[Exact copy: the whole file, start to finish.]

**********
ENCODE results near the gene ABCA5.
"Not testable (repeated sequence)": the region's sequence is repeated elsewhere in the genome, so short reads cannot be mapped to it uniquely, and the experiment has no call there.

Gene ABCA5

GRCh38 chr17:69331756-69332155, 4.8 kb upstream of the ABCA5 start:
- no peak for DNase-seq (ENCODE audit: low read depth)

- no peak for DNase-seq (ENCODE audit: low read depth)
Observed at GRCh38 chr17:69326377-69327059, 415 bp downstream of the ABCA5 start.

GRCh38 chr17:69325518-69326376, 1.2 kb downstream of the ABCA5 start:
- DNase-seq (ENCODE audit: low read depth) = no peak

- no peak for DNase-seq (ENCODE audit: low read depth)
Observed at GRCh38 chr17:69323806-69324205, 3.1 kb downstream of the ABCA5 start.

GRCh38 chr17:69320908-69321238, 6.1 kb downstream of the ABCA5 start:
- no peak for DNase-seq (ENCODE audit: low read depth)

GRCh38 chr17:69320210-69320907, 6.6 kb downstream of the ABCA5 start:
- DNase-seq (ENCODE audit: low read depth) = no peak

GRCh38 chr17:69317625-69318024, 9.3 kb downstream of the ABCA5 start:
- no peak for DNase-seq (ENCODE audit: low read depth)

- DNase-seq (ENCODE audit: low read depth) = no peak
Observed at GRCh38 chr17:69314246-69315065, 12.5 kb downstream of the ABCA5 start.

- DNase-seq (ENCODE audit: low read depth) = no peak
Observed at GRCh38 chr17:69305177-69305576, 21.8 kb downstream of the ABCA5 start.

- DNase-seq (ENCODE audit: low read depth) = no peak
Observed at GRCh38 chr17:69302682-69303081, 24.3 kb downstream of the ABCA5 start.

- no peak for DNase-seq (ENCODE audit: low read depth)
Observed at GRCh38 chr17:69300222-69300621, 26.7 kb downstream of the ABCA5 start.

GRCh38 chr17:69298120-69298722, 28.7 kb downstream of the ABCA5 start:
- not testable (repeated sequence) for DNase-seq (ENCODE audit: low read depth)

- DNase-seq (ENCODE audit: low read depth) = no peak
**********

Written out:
ENCODE results near the gene ABCA5.
"Not testable (repeated sequence)": the region's sequence is repeated elsewhere in the genome, so short reads cannot be mapped to it uniquely, and the experiment has no call there.

Gene ABCA5

GRCh38 chr17:69331756-69332155, 4.8 kb upstream of the ABCA5 start:
- no peak for DNase-seq (ENCODE audit: low read depth)

- no peak for DNase-seq (ENCODE audit: low read depth)
Observed at GRCh38 chr17:69326377-69327059, 415 bp downstream of the ABCA5 start.

GRCh38 chr17:69325518-69326376, 1.2 kb downstream of the ABCA5 start:
- DNase-seq (ENCODE audit: low read depth) = no peak

- no peak for DNase-seq (ENCODE audit: low read depth)
Observed at GRCh38 chr17:69323806-69324205, 3.1 kb downstream of the ABCA5 start.

GRCh38 chr17:69320908-69321238, 6.1 kb downstream of the ABCA5 start:
- no peak for DNase-seq (ENCODE audit: low read depth)

GRCh38 chr17:69320210-69320907, 6.6 kb downstream of the ABCA5 start:
- DNase-seq (ENCODE audit: low read depth) = no peak

GRCh38 chr17:69317625-69318024, 9.3 kb downstream of the ABCA5 start:
- no peak for DNase-seq (ENCODE audit: low read depth)

- DNase-seq (ENCODE audit: low read depth) = no peak
Observed at GRCh38 chr17:69314246-69315065, 12.5 kb downstream of the ABCA5 start.

- DNase-seq (ENCODE audit: low read depth) = no peak
Observed at GRCh38 chr17:69305177-69305576, 21.8 kb downstream of the ABCA5 start.

- DNase-seq (ENCODE audit: low read depth) = no peak
Observed at GRCh38 chr17:69302682-69303081, 24.3 kb downstream of the ABCA5 start.

- no peak for DNase-seq (ENCODE audit: low read depth)
Observed at GRCh38 chr17:69300222-69300621, 26.7 kb downstream of the ABCA5 start.

GRCh38 chr17:69298120-69298722, 28.7 kb downstream of the ABCA5 start:
- not testable (repeated sequence) for DNase-seq (ENCODE audit: low read depth)

- DNase-seq (ENCODE audit: low read depth) = no peak